These Little Piggies… Are Made of Flowers!

These floral pigs stand amid the flowers on a roundabout outside the entrance to Tamworth Railway Station, and they are the nicest things about the station, which is truly horrible – it’s a concrete monstrosity, and the second-tier of the car park is even worse, because it looks as if it’s been made from a giant construction kit. And, I might add, I took my life in my hands to take these photos, because I had to stand in the road, with cars and taxis hooting at me. Fortunately they can’t travel very fast on the station forecourt, but I had to move pretty quickly to get out of their way!
Tamworth’s floral pigs – some prankster has given the one on the
left a pair of glasses.
Anyway, these beautiful living sculptures were created a couple of years ago to commemorate two Tamworth Pigs (A Tamworth Pig is a rare breed animal) who escaped on the way to the slaughter-house. The duo, who were only five months old, ran off as they were being moved from a lorry to an abbattoir: they swam across a river, and hid in gardens and a wooded area, in Malmsbury, in Wiltshire (which is actually quite a long way from Tamworth).
A side view of the pigs, showing the way they are made from
small succulent plants.
It was a week before they were captured, but during that time the pigs hit the national headlines and were acclaimed as heroes. They were nicknamed Butch and Sundance, after the American outlaws, and there was a campaign to save them from being killed. Eventually the Daily Mail bought the pigs (who were brother and sister) from the owner, and they were homed at the Rare Breeds Centre near Ashford, in Kent, which is also a long way from Tamworth. So where, I hear you ask, is the connection to the town in which I live? Read on, and all will be revealed…

Here’s a Tamworth Pig I photographed a couple
 of years ago at a children’s farm near Tamworth.

It was back in 1998 that the Tamworth Two were saved, and in the years that followed Butch (a sow), and Sundance (a boar) became huge attractions at the animal sanctuary, where Butch died in 2010, and her brother the following year. By then they had become something of a legend – and what better place could you find for a memorial than the town where the breed of Tamworth Pigs was first developed?

And here’s a little Tamworth Piglet snapped at the same place.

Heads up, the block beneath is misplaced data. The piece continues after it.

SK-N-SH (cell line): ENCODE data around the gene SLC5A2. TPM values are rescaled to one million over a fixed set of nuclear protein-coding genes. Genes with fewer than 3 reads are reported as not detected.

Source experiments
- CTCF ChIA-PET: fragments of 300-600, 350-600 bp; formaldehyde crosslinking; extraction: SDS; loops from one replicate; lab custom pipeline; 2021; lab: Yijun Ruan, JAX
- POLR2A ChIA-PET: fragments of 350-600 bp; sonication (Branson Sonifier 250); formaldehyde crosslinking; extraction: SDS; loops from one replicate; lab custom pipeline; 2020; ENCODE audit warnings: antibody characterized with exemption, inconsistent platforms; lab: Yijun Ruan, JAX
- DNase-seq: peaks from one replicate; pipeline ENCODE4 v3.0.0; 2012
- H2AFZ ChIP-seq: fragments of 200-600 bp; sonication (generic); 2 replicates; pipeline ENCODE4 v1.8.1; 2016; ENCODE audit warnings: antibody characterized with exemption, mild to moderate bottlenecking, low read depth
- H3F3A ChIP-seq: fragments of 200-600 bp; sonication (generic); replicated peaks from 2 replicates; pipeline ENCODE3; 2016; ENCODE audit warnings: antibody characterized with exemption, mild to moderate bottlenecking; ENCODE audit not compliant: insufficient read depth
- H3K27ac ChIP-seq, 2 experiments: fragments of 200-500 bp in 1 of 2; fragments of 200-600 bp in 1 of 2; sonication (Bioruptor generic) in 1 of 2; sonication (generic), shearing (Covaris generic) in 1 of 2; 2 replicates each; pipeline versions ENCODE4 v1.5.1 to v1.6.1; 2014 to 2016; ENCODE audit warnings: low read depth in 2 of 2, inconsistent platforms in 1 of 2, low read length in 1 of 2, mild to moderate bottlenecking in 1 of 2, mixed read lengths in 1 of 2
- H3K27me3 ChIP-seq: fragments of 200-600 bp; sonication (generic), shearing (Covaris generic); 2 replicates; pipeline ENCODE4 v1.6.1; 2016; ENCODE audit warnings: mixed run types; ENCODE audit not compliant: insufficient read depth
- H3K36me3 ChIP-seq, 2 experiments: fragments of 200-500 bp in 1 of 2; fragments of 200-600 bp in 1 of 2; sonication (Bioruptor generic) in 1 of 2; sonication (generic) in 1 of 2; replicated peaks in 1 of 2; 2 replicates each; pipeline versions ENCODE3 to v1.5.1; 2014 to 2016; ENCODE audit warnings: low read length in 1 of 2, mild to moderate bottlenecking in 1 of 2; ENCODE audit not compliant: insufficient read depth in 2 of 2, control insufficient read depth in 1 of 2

For it is believed they were bred in the early 19th century, by Sir Robert Peel, while he was Chief Secretary for Ireland. It’s thought he brought Irish pigs back to his home at Drayton Manor, and crossed them with his own herd. Peel, who was MP for Tamworth for many years, went on to become Home Secretary (when he founded the Metropolitan Police) and served two terms of office as Prime Minister during the reign of Queen Victoria.

This is the statue of Sir Robert Peel
which stands in front of Tamworth
Town Hall – and no, awful though the
weather has been, it hasn’t snowed –
this was taken in winter!

Tamworth pigs are very distinctive, with long legs and a long snout, and they are covered in reddish hair, so are known as Sandybacks, and the name is also given to people born and bred in Tamworth. These days they a rare breed, but their meat is reckoned to be very flavoursome, and to be excellent for pork and bacon – since I am vegetarian, I cannot vouch for this.

I’d love to know how these floral sculptures are made. There are several in Tamworth (not all of pigs!), and they are very eye-catching. I think some kind of wire framework is filled with earth and planted up, but what stops it all falling out, or being washed away in the rain? By the way, please note that I’ve deliberately I’ve avoided all piggy puns, because they’ve been done to death in the past.

For more Saturday Snapshots see  Alice’s blog at

54 thoughts on “These Little Piggies… Are Made of Flowers!

  1. What a fascinating story! A friend of mine loves flowers. I'll share your post with her.

    I can relate to putting oneself in danger for photos. One of these days, an animal will not take kindly to how close I step for a snapshot.


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